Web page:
Low level laser therapy
There is scientific literature since 2003 (Satino et al.) which describes the good therapeutic response of low-power lasers in patients with androgenetic alopecia.
A new paper (Jimenez et al.) was published during the year 2014 which demonstrates the usefulness of including this type of technology within the therapeutic set for the treatment of female and male androgenetic alopecia.
Several hypotheses deal with a stimulation of the epidermal stem cells in the hair follicle and the change to follicles in the growth phase.
The different studies have focused on determining whether treatment with a low power laser increases the density of a terminal hair in men and women with hair loss. There has been an overall improvement in the condition of hair loss, its thickness and appearance compared to subjects treated with placebos.
Therefore, unlikely the past, today there are numerous scientific studies that support the effectiveness of this technique, since today patients who undergoes the treatment are observed with the Trichoscan – program for the digital measurement of growth and hair loss and how hair density has increased – once they finished the treatment -.
Currently, it is used to intensify the effect of other classic treatments for alopecia.
What are they?
It is a low intensity laser light that has positive effects on hair growth. No major side effects have been described, and it is a painless treatment.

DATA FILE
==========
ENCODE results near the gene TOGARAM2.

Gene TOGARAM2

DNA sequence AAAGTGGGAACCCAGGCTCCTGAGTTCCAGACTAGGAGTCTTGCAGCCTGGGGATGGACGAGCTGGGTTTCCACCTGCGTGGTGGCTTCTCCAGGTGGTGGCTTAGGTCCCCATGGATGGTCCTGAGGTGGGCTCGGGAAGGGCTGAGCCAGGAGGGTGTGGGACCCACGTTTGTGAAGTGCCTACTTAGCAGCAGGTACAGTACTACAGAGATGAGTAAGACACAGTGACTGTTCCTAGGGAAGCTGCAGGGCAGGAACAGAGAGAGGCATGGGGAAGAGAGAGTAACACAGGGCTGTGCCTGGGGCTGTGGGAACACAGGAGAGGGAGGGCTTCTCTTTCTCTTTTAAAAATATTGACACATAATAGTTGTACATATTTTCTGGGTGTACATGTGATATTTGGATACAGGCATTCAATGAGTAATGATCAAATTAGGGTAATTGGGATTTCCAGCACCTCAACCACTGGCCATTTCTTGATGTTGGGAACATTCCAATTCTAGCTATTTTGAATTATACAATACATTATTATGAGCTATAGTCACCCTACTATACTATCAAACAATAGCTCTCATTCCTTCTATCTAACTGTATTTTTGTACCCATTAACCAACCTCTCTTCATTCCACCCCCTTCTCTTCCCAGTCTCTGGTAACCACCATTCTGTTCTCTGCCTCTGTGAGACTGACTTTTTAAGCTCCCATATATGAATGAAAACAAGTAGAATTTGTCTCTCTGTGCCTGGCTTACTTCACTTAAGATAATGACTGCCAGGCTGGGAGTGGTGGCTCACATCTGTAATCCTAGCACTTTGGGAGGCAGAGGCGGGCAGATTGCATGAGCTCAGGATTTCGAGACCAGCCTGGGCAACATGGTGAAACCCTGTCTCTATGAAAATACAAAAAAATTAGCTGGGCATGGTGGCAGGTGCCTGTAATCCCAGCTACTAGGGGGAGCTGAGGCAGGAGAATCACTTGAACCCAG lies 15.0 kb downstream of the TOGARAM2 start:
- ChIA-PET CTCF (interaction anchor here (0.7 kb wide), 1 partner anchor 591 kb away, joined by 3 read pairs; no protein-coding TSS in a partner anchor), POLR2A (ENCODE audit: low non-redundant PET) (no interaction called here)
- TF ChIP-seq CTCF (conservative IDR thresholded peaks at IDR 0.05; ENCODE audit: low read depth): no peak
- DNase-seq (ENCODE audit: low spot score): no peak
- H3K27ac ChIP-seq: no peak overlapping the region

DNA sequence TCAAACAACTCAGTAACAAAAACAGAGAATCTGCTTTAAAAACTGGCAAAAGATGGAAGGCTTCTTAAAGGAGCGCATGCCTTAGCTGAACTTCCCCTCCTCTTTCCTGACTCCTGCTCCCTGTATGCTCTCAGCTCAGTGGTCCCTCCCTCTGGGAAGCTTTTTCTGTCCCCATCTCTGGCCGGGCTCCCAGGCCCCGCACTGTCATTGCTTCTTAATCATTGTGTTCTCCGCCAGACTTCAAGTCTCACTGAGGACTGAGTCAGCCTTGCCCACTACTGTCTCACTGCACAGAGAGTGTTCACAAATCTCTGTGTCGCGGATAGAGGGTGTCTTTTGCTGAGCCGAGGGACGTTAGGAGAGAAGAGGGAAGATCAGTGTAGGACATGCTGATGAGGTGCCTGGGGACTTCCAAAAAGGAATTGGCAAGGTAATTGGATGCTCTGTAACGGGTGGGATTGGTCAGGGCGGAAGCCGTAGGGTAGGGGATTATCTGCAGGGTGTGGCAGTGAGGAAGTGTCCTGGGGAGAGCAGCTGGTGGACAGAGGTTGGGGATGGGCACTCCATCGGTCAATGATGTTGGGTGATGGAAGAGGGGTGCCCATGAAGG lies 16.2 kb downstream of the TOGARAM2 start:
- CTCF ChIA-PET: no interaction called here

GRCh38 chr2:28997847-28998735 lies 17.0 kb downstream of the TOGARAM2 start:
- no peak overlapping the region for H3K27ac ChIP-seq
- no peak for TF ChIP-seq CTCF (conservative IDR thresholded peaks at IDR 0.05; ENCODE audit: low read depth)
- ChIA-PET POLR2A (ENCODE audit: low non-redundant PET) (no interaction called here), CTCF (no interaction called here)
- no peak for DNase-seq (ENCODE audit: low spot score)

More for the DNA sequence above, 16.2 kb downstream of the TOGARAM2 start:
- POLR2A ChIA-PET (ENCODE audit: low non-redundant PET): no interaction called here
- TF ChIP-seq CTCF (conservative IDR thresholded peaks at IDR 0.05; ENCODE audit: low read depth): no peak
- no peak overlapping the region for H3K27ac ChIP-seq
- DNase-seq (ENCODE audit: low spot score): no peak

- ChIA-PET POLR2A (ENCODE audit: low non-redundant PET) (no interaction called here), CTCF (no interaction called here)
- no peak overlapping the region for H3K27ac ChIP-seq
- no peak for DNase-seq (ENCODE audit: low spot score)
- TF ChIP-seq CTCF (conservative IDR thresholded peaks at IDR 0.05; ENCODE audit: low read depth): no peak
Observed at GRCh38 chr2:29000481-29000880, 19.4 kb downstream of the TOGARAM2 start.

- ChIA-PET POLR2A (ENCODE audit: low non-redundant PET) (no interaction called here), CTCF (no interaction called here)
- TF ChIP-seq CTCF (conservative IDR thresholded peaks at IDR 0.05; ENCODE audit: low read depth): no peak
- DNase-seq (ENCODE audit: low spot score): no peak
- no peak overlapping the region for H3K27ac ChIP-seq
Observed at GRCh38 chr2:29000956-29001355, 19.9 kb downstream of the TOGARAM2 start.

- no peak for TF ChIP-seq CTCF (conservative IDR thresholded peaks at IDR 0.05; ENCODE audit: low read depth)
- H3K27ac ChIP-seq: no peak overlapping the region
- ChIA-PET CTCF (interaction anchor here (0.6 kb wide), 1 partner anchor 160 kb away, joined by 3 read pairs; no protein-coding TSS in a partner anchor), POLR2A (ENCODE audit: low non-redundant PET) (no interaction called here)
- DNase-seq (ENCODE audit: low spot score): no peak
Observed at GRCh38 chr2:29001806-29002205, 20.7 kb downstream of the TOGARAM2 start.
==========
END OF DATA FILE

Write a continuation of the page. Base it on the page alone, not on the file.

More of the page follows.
How is it apply?
The effects of low intensity phototherapy or laser therapy are photochemical, not photothermal. Photons penetrate the dermis and are absorbed by the mitochondria (large organelle whose main function is to perform cellular aerobic respiration).
This photon energy is able to modulate the production of toxic reactive oxygen species in the follicle and induce transcription factors, part of it is converted to chemical energy in the form of adenosine triphosphate (ATP). This makes it possible to change the permeability of the cell membrane and to produce physiological changes that favor the growth of the hair causing the follicles to re-enter the growth phase or anagen phase and prolong the duration of the growth phase.
How is it apply?
There are two ways to apply phototherapy:
- By wearing a helmet which is usually applied at the dermatological center.
- With a special comb that the patient can take home.
Depending on the patient, one to three sessions per week will be taken. However, it is appropriate that this treatment is carried out for about 4 months.
Is it safe?
No Severe adverse effects were found in any studies.
In some cases it has been observed that:
- It can dry the skin.
- It can produce itchiness.
- It can Irritate the scalp.
None of these local discomforts caused the patient stop using the device.
However, there are cases in which the use of low-power lasers is not advised. These cases are:
- People with a history of photosensitive diseases, such as lupus erythematosus.
- People taking some photosensitive medication.
- People intolerant to the sun or with injuries because of it.
- People with extensive surgeries on the scalp, such as those derived from an accident.
- People with complete alopecia.
CapMedica specialist physicians believe that the most effective for greater success is to combine phototherapy with low-power lasers with other treatments.
Additionally, it is a good alternative for those patients who want to stop their hair fall but do not want to take oral treatments that may be counterproductive with other medication they must be taken.